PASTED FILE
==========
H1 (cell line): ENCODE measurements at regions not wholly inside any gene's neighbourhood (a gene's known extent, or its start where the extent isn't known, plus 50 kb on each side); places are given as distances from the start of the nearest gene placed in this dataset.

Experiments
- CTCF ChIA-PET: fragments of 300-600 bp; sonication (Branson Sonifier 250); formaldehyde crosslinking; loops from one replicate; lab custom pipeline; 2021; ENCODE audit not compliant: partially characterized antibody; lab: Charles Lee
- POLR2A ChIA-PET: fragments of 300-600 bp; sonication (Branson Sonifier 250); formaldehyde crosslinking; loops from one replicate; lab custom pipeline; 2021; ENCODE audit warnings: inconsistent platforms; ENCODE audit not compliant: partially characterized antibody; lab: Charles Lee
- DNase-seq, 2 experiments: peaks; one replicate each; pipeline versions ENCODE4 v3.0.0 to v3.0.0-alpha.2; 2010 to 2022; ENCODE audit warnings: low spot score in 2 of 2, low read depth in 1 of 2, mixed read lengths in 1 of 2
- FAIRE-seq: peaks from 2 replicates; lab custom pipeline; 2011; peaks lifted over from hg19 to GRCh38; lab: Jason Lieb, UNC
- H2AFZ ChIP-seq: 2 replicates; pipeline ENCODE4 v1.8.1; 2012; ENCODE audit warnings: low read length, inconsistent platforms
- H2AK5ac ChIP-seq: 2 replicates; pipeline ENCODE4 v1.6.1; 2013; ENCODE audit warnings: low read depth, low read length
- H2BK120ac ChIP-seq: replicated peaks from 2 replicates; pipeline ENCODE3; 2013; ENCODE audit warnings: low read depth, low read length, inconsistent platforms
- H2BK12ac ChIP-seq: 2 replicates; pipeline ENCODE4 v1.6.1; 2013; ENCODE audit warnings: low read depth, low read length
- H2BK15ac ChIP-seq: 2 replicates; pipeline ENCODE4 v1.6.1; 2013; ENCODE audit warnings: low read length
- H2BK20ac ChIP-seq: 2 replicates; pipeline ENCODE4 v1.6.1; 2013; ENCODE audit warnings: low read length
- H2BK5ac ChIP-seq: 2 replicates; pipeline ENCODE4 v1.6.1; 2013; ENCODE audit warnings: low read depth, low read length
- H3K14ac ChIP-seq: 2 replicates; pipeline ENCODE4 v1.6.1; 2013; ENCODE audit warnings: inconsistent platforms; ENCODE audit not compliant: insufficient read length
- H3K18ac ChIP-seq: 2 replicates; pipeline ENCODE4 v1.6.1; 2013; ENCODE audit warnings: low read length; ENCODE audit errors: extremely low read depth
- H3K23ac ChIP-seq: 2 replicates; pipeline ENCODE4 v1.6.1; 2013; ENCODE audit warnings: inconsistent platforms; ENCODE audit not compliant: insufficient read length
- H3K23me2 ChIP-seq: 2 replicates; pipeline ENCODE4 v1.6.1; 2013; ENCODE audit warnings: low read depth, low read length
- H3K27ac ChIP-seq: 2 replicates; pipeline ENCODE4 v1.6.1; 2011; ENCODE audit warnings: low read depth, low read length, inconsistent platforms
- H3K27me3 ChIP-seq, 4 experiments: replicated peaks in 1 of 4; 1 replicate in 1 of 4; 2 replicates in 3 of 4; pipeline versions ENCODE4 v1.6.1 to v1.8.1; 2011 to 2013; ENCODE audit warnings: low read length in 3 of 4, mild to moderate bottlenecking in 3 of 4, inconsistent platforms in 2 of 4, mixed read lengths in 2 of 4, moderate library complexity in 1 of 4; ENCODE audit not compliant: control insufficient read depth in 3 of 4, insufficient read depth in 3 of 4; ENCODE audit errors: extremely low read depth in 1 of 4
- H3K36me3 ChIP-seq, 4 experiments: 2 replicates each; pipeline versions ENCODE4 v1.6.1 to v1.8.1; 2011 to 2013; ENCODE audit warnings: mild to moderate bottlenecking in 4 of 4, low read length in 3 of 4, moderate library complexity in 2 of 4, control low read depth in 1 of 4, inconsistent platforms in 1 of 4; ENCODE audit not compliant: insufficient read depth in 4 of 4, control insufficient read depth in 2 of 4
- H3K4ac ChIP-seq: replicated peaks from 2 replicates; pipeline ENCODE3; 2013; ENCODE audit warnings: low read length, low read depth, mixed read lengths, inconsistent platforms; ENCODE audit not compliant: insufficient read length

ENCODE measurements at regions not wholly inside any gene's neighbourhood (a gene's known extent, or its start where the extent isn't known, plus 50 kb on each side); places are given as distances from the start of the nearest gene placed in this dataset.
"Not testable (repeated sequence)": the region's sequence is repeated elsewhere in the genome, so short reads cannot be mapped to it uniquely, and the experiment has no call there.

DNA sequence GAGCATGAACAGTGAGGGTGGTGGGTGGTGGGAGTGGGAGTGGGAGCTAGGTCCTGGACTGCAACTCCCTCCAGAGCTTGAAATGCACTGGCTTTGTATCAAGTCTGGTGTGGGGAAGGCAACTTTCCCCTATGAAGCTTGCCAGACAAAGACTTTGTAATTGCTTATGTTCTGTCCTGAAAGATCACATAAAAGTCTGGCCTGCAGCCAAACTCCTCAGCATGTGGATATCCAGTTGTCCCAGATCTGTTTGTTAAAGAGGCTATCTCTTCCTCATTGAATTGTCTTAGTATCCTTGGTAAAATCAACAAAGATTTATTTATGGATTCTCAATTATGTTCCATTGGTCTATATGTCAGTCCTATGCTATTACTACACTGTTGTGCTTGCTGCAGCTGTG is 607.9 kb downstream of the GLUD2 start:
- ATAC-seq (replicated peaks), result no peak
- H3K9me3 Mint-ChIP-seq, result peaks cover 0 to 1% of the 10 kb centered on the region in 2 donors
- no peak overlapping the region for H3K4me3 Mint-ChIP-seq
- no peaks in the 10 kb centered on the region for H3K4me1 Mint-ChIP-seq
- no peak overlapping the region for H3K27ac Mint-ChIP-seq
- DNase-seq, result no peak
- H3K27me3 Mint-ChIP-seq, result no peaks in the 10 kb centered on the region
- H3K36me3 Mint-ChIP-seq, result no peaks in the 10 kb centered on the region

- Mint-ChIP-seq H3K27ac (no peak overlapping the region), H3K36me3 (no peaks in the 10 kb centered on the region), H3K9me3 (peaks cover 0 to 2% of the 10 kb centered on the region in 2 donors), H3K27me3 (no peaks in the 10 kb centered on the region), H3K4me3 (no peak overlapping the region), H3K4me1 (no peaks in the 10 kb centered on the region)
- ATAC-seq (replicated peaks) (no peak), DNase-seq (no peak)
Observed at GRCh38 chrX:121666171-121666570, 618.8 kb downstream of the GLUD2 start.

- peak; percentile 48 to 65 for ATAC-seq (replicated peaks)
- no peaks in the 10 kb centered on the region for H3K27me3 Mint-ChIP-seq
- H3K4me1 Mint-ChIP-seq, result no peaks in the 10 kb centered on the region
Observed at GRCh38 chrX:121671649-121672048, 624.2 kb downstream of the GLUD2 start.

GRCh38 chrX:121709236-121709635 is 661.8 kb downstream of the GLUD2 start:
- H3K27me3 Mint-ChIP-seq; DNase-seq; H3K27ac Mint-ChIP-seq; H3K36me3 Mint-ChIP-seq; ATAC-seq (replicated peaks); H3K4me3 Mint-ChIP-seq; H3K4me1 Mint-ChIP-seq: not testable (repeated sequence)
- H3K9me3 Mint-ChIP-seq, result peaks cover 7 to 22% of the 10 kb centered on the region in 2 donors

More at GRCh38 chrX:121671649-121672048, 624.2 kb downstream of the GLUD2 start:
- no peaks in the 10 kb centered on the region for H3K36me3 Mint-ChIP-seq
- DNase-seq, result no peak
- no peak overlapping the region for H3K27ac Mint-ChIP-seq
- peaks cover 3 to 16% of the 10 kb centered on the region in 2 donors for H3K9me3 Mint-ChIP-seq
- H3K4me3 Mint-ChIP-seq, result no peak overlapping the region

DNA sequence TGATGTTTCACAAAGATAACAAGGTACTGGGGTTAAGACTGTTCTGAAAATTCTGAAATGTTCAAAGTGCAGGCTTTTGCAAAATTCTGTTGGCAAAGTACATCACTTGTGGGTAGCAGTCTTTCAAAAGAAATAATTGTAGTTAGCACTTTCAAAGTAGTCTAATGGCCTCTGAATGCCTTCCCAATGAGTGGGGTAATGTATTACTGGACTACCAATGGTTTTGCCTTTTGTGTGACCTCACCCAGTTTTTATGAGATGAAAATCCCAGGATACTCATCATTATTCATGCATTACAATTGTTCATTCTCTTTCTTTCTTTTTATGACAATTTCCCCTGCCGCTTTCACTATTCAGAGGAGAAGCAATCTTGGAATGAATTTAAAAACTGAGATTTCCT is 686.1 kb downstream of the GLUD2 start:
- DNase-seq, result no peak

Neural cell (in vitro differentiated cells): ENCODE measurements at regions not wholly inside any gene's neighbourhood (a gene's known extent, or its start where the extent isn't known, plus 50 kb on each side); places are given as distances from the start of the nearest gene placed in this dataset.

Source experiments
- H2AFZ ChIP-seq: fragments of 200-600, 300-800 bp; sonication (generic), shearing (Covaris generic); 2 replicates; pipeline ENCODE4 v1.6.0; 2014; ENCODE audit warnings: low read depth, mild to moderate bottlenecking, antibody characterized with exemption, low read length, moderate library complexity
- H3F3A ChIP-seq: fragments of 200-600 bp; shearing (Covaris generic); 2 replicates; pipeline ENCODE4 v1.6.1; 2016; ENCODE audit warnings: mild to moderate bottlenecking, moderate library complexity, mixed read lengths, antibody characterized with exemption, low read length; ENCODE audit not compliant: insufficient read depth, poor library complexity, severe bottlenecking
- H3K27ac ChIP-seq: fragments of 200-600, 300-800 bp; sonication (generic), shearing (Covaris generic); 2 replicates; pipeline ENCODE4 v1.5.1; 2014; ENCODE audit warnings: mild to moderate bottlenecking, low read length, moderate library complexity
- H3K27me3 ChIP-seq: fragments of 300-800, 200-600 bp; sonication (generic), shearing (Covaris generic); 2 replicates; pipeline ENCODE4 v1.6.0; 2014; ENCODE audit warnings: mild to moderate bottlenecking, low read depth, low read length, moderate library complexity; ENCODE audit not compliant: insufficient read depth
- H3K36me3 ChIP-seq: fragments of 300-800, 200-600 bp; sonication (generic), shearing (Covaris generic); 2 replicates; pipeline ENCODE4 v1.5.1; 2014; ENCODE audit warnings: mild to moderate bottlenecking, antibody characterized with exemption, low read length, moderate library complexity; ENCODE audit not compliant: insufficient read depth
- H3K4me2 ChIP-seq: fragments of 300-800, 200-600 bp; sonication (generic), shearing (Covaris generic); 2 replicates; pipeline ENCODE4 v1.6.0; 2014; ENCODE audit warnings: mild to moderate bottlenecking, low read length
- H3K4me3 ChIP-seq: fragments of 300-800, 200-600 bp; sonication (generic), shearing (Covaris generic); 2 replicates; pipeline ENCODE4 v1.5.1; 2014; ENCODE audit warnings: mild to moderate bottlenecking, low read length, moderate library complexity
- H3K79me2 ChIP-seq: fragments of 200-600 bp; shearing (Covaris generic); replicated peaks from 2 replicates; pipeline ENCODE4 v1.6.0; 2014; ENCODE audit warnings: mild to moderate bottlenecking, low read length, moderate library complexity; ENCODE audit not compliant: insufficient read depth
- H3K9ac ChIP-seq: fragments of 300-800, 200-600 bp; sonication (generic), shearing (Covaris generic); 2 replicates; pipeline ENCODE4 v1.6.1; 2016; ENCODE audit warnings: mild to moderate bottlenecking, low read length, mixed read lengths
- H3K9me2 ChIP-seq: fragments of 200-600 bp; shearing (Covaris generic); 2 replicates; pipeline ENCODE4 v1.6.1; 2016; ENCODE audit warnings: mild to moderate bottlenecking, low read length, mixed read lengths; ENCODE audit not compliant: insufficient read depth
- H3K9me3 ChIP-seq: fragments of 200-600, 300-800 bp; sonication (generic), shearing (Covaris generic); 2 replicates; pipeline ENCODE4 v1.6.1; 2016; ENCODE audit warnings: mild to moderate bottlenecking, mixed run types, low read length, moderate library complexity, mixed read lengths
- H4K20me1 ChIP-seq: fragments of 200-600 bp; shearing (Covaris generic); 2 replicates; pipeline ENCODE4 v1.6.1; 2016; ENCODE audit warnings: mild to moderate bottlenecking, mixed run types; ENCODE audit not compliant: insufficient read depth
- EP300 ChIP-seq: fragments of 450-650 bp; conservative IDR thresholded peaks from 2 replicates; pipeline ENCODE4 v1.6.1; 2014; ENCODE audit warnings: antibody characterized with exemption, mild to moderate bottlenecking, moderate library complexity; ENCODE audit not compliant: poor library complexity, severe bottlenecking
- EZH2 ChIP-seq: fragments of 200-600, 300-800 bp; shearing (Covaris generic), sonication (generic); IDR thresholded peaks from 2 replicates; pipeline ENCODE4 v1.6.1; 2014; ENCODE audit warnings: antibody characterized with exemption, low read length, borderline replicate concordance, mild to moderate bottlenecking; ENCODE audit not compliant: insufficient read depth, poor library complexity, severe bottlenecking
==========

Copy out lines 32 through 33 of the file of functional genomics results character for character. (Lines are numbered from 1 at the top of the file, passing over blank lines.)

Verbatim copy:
- H3K36me3 Mint-ChIP-seq, result no peaks in the 10 kb centered on the region

- Mint-ChIP-seq H3K27ac (no peak overlapping the region), H3K36me3 (no peaks in the 10 kb centered on the region), H3K9me3 (peaks cover 0 to 2% of the 10 kb centered on the region in 2 donors), H3K27me3 (no peaks in the 10 kb centered on the region), H3K4me3 (no peak overlapping the region), H3K4me1 (no peaks in the 10 kb centered on the region)